News / Asia

UN Warns of Growing Amphetamine Production in Asia

UN Warns of Growing Amphetamine Production in Asia
UN Warns of Growing Amphetamine Production in Asia

Multimedia

Audio
Ron Corben

A United Nations report on international drug trafficking is warning of increasing demand and supply of amphetamine type stimulants (ATS) across Asia, with Burma remaining the main source of production. But officials are also warning of the emergence of Iranian and West African drug trafficking gangs infiltrating Asia.

The United Nations, in a report on the drug trafficking trends in Asia, says amphetamine type stimulants (ATS) and other synthetic drugs are now "the primary drug threat", displacing traditional used drugs such as heroin, opium or cannabis.

The report released Thursday by the United Nations Office on Drugs and Crime (UNODC) says in the past year between 3 million and 20 million people consumed ATS. The highly-addictive drugs can be made from pseudoephedrine, a decongestant found in over-the-counter cold medicines.

Organized crime

The report also said there is a growing activity of organized crime gangs, especially from Iran and West Africa, which are contributing to the widening drug problem in East and Southeast Asia.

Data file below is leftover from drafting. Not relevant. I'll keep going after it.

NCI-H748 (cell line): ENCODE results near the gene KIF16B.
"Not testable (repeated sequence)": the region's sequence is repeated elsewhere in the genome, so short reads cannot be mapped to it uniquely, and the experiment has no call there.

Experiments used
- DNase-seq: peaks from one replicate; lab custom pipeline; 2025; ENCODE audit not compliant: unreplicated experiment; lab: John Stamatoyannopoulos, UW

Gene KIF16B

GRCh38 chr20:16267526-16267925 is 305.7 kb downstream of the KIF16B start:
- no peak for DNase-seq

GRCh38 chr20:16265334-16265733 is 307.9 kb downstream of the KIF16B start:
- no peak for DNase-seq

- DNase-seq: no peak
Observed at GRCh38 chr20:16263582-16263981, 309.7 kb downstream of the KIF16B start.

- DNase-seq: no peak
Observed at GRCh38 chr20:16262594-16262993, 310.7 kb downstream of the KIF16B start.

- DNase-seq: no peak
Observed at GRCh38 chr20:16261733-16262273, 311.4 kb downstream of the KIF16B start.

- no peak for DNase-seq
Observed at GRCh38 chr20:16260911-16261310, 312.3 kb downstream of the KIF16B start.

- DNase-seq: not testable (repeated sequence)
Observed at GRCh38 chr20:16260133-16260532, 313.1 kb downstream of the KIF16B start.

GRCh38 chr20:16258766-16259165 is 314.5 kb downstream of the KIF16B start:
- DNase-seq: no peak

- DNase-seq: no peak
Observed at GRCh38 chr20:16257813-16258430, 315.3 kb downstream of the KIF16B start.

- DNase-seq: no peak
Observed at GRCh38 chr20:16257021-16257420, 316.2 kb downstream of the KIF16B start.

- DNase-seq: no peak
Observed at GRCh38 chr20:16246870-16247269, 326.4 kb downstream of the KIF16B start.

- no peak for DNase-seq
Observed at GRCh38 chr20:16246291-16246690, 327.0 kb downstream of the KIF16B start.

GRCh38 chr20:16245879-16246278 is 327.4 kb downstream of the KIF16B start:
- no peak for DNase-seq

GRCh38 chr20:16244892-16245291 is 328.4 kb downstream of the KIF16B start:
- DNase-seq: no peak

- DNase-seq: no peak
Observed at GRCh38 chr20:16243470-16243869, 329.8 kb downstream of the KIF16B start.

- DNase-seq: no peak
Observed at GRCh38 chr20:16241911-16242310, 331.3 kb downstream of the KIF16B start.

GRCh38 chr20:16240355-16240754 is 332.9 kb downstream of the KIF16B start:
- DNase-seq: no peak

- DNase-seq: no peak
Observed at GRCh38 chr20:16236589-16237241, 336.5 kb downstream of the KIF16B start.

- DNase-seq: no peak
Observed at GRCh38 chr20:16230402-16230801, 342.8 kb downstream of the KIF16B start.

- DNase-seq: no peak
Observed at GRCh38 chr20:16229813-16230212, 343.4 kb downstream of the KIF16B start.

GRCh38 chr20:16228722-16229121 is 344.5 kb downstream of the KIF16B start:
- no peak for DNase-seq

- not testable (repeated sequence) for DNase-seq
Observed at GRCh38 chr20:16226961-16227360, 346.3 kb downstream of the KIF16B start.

Deepika Naruka, UNODC Programme Coordinator
Deepika Naruka, UNODC Programme Coordinator
Deepika Naruka, a UNODC official in Bangkok, said a wave of arrests of traffickers from Iran throughout Asia over the past two years had surprised law enforcement authorities.

"It's a new trend. It's just erupted within a year," Naruka said. "There have been so many arrests in so many countries that we need to find out why it's happening but we need to find out why it's happening but we haven't been able to pinpoint the reason yet."

Role of Iranian nationals

A growing trend of arrests of Iranian nationals attempting to smuggle methamphetamine in crystalline and liquid form has been evident in Japan, Indonesia, Malaysia, the Philippines and Thailand.